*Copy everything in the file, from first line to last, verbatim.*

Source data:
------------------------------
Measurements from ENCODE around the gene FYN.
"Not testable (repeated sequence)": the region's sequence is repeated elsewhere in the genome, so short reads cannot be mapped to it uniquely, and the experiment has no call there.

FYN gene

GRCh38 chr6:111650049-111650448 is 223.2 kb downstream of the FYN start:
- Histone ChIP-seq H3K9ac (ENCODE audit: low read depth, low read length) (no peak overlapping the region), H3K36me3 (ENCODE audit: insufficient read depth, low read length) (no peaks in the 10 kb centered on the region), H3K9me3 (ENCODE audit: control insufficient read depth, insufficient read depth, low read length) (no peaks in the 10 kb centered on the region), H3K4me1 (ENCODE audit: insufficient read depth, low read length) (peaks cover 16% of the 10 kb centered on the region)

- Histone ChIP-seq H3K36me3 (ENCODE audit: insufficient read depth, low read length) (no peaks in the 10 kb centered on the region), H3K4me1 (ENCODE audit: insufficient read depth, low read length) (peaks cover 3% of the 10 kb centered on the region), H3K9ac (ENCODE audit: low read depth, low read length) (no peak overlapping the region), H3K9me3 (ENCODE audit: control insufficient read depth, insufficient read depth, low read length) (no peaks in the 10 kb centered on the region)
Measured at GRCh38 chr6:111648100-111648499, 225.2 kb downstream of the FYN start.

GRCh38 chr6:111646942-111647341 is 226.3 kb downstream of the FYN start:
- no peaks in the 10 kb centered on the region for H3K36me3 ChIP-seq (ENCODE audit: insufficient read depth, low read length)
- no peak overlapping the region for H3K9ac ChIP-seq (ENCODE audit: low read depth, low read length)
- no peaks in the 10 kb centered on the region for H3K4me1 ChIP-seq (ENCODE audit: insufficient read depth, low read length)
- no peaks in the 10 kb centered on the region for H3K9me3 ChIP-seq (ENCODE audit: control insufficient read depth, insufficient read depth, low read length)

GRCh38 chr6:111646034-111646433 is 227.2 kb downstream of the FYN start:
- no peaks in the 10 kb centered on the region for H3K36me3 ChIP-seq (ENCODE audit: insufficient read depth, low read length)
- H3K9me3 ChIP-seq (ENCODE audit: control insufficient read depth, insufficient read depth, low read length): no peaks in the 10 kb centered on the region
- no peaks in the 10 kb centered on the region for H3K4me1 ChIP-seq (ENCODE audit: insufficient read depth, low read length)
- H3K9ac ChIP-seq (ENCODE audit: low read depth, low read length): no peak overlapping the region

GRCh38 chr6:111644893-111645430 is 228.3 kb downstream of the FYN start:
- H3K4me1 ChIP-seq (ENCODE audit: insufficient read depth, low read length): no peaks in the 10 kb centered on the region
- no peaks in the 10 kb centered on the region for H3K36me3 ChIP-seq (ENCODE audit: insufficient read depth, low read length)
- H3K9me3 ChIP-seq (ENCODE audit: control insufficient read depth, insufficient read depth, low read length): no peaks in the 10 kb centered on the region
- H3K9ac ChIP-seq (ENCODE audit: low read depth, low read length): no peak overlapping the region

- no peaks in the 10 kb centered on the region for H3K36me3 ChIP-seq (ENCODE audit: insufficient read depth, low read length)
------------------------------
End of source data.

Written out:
Measurements from ENCODE around the gene FYN.
"Not testable (repeated sequence)": the region's sequence is repeated elsewhere in the genome, so short reads cannot be mapped to it uniquely, and the experiment has no call there.

FYN gene

GRCh38 chr6:111650049-111650448 is 223.2 kb downstream of the FYN start:
- Histone ChIP-seq H3K9ac (ENCODE audit: low read depth, low read length) (no peak overlapping the region), H3K36me3 (ENCODE audit: insufficient read depth, low read length) (no peaks in the 10 kb centered on the region), H3K9me3 (ENCODE audit: control insufficient read depth, insufficient read depth, low read length) (no peaks in the 10 kb centered on the region), H3K4me1 (ENCODE audit: insufficient read depth, low read length) (peaks cover 16% of the 10 kb centered on the region)

- Histone ChIP-seq H3K36me3 (ENCODE audit: insufficient read depth, low read length) (no peaks in the 10 kb centered on the region), H3K4me1 (ENCODE audit: insufficient read depth, low read length) (peaks cover 3% of the 10 kb centered on the region), H3K9ac (ENCODE audit: low read depth, low read length) (no peak overlapping the region), H3K9me3 (ENCODE audit: control insufficient read depth, insufficient read depth, low read length) (no peaks in the 10 kb centered on the region)
Measured at GRCh38 chr6:111648100-111648499, 225.2 kb downstream of the FYN start.

GRCh38 chr6:111646942-111647341 is 226.3 kb downstream of the FYN start:
- no peaks in the 10 kb centered on the region for H3K36me3 ChIP-seq (ENCODE audit: insufficient read depth, low read length)
- no peak overlapping the region for H3K9ac ChIP-seq (ENCODE audit: low read depth, low read length)
- no peaks in the 10 kb centered on the region for H3K4me1 ChIP-seq (ENCODE audit: insufficient read depth, low read length)
- no peaks in the 10 kb centered on the region for H3K9me3 ChIP-seq (ENCODE audit: control insufficient read depth, insufficient read depth, low read length)

GRCh38 chr6:111646034-111646433 is 227.2 kb downstream of the FYN start:
- no peaks in the 10 kb centered on the region for H3K36me3 ChIP-seq (ENCODE audit: insufficient read depth, low read length)
- H3K9me3 ChIP-seq (ENCODE audit: control insufficient read depth, insufficient read depth, low read length): no peaks in the 10 kb centered on the region
- no peaks in the 10 kb centered on the region for H3K4me1 ChIP-seq (ENCODE audit: insufficient read depth, low read length)
- H3K9ac ChIP-seq (ENCODE audit: low read depth, low read length): no peak overlapping the region

GRCh38 chr6:111644893-111645430 is 228.3 kb downstream of the FYN start:
- H3K4me1 ChIP-seq (ENCODE audit: insufficient read depth, low read length): no peaks in the 10 kb centered on the region
- no peaks in the 10 kb centered on the region for H3K36me3 ChIP-seq (ENCODE audit: insufficient read depth, low read length)
- H3K9me3 ChIP-seq (ENCODE audit: control insufficient read depth, insufficient read depth, low read length): no peaks in the 10 kb centered on the region
- H3K9ac ChIP-seq (ENCODE audit: low read depth, low read length): no peak overlapping the region

- no peaks in the 10 kb centered on the region for H3K36me3 ChIP-seq (ENCODE audit: insufficient read depth, low read length)